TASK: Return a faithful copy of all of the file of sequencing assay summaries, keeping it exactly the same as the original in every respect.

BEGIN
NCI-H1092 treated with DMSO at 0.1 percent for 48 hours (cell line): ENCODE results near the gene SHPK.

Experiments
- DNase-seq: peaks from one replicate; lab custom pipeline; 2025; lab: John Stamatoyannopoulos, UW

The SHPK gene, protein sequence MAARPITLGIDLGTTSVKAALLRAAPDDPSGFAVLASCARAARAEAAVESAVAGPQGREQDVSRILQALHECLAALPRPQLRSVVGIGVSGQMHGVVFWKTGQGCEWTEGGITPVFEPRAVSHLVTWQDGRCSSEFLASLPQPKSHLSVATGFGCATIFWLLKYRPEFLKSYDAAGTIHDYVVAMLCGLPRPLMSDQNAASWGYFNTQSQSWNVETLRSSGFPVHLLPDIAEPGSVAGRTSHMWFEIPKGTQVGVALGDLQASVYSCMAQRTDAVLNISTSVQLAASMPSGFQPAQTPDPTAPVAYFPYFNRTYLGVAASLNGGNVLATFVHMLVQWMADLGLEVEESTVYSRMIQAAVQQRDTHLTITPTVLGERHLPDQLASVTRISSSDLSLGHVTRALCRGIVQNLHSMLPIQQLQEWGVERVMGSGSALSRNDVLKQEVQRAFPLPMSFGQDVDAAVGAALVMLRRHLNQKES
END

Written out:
NCI-H1092 treated with DMSO at 0.1 percent for 48 hours (cell line): ENCODE results near the gene SHPK.

Experiments
- DNase-seq: peaks from one replicate; lab custom pipeline; 2025; lab: John Stamatoyannopoulos, UW

The SHPK gene, protein sequence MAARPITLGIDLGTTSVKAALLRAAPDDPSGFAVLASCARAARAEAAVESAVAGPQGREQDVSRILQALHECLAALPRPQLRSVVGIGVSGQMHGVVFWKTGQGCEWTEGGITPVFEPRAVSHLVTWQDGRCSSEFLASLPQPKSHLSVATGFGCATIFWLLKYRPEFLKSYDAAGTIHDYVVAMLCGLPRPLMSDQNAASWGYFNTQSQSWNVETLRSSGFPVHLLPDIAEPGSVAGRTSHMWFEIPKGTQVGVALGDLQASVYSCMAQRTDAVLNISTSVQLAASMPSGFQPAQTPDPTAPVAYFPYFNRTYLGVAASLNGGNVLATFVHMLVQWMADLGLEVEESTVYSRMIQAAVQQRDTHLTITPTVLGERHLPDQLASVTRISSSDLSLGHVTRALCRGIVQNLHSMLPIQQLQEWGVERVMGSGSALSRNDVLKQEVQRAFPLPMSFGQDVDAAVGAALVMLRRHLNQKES